Buying a house also means becoming a neighbor. Learn how to be a good one. How to Settle In Well After Buying a House

You’re buying a house, checking out all the properties that fit your needs: three bedrooms, at least two baths and an easy commute to work. You may be seeing some homes that fit your wish list, too, with a neighborhood pool, a finished basement and room in the garage for your skis and bikes.

What often doesn’t occur to buyers until the contract is signed is that you’re also signing up for a whole street of new neighbors. While you may be looking around, wondering whether you’ve moved next door to Steve Urkel or Ned Flanders, you can be sure they’re wondering the same thing about you. Here are a few tips for becoming a great neighbor:

Say hello. Buying a house is a busy time, and the work is just getting started once you’ve closed on your new home. It may seem impossible in the midst of unpacking boxes and trying to remember where you put the screws for your twins’ bunk beds, but take a moment to knock on your neighbors’ doors and introduce yourself. If you wait more than a week or two, it will become awkward.

Share information. When you knock on your new neighbors’ doors, take along an index card with your phone number, email address and any other information you think might be helpful, like the names of your three kids. That way, when a tree falls on your house while you’re on vacation in Florida, your neighbors will know how to reach you.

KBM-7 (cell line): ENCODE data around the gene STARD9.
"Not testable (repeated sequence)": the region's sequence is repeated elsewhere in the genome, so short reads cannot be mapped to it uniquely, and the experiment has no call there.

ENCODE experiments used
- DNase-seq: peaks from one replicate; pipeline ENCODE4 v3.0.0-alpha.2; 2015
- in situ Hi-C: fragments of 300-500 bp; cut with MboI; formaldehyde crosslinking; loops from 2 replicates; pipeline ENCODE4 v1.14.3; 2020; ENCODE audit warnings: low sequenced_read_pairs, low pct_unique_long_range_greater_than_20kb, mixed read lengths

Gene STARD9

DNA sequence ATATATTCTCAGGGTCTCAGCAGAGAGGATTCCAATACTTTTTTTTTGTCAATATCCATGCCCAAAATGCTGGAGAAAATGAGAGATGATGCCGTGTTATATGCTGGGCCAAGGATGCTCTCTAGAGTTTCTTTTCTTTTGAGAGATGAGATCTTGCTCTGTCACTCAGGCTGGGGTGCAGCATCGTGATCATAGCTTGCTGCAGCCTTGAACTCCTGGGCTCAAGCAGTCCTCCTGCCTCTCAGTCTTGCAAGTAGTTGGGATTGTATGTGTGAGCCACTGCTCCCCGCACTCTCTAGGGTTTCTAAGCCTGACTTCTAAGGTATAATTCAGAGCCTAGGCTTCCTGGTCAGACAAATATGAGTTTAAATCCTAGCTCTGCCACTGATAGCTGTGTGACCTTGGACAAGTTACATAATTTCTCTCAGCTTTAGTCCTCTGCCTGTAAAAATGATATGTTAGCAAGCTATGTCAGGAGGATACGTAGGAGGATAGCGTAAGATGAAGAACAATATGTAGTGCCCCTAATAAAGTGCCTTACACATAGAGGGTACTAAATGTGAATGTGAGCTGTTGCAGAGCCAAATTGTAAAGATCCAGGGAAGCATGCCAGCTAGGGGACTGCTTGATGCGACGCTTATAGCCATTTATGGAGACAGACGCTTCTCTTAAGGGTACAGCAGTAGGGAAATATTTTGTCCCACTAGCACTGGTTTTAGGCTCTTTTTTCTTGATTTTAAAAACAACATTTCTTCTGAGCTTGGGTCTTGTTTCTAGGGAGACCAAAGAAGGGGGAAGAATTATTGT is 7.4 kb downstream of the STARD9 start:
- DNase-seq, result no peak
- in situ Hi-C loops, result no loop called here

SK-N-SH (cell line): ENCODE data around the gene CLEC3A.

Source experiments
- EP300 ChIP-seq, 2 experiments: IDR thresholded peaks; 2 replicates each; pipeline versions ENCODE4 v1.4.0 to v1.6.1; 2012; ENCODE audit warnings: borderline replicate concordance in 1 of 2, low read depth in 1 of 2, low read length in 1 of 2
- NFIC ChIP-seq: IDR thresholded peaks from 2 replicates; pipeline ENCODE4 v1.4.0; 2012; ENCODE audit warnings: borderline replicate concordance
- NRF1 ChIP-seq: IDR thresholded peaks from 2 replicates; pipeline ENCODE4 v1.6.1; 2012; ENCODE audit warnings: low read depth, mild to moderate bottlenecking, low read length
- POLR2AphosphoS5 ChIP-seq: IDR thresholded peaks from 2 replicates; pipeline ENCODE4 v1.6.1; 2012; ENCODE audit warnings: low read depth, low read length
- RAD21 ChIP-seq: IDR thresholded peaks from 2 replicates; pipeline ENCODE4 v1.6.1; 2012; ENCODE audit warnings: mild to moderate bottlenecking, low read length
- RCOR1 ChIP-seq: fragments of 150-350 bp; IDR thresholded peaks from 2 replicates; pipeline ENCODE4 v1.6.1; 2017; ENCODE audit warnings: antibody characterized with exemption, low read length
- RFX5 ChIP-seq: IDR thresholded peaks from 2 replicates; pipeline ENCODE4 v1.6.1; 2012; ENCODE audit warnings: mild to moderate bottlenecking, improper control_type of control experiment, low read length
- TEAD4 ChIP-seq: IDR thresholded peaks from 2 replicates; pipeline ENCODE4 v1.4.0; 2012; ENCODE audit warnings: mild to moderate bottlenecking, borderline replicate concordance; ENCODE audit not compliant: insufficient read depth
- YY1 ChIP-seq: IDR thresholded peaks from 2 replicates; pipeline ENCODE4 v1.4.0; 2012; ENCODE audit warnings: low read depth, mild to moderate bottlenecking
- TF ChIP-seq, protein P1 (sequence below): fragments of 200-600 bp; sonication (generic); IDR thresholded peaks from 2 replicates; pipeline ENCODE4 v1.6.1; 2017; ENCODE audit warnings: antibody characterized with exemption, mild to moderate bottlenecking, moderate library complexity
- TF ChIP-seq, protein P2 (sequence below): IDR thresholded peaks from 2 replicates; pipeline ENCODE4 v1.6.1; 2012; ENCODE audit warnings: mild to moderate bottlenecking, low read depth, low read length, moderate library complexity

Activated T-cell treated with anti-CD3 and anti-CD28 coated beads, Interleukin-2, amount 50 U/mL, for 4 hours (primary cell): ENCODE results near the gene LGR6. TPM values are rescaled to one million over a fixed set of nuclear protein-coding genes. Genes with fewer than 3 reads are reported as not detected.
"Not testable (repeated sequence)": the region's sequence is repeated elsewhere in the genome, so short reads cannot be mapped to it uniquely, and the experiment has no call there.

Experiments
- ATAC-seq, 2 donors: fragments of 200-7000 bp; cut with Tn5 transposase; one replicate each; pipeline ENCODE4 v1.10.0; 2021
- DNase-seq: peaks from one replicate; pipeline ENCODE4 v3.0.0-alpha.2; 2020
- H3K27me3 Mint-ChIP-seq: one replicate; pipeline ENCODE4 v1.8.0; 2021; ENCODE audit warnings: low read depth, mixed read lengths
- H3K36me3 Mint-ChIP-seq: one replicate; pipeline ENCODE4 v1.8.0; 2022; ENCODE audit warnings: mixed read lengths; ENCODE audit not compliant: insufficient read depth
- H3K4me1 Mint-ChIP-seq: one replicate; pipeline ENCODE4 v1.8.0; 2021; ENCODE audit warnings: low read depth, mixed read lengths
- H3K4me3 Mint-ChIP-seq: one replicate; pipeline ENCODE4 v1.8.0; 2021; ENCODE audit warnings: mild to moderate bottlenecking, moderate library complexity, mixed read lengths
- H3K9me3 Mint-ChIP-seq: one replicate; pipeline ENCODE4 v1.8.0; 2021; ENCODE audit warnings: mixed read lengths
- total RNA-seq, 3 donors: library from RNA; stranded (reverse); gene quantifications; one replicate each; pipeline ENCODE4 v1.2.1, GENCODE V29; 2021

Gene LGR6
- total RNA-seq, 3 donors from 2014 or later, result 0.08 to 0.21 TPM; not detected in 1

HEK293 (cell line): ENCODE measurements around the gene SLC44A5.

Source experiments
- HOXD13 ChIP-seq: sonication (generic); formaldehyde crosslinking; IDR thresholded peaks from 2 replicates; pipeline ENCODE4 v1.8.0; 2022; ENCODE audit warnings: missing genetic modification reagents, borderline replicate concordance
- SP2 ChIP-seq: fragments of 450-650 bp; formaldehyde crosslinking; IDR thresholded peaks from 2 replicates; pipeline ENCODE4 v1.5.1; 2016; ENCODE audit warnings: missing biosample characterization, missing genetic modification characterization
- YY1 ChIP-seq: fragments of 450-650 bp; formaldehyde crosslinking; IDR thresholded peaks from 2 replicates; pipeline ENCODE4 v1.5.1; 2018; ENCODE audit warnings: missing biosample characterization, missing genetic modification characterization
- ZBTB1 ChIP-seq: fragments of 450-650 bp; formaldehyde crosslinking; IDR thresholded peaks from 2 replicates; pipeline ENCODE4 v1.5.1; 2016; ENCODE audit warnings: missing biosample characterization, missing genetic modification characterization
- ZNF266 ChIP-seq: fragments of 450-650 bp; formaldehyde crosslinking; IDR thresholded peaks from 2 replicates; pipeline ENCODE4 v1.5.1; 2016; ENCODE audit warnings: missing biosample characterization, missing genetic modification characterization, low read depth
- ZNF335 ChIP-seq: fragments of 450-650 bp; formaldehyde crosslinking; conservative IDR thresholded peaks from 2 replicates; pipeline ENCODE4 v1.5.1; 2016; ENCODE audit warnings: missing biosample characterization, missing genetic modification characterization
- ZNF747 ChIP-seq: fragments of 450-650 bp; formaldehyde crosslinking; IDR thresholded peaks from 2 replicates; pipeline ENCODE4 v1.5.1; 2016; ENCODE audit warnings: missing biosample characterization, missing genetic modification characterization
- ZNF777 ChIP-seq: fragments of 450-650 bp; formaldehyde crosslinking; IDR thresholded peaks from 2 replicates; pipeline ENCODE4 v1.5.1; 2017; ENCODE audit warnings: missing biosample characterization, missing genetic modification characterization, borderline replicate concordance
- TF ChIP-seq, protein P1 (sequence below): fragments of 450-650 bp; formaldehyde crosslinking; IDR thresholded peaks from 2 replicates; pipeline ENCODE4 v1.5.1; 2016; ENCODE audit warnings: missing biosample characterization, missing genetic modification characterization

Avoid gossip. You know that neighbor two doors down that seems to be able to tell you any juicy details you want to know about your neighbors? They’re keeping tabs on you, too. By changing the subject when those topics come up, you can communicate in a subtle and friendly way that you’re not interested in other people’s private business, nor in sharing your own.

Maintain your property. Whether it’s mowing the lawn, hauling out the dead Christmas tree before Valentine’s Day or replacing the mailbox that’s hanging onto its post by a thread, keep your property pleasant for your neighbors’ views.

Communicate, and bring cookies! When it’s time to install or repair a shared boundary or take down a big tree that’s in your neighbor’s yard but hangs over your own, communicate openly with your neighbors. It also never hurts to bring a small token of neighborliness, like a plate of cookies or brownies.

Buying a house is a fun experience, and imagining the new friendships you’ll make with your neighbors can be a highlight. Make sure you start out on the right foot with friendly introductions and if all else fails, bring cookies.

Get starting buying your new house with Dani Beyer Real Estate. From spotting a vibrant, social neighborhood to identifying signs that someone might not make a great neighbor, we can help you get the experience you want. Contact us to get started on the home-buying process! | + posts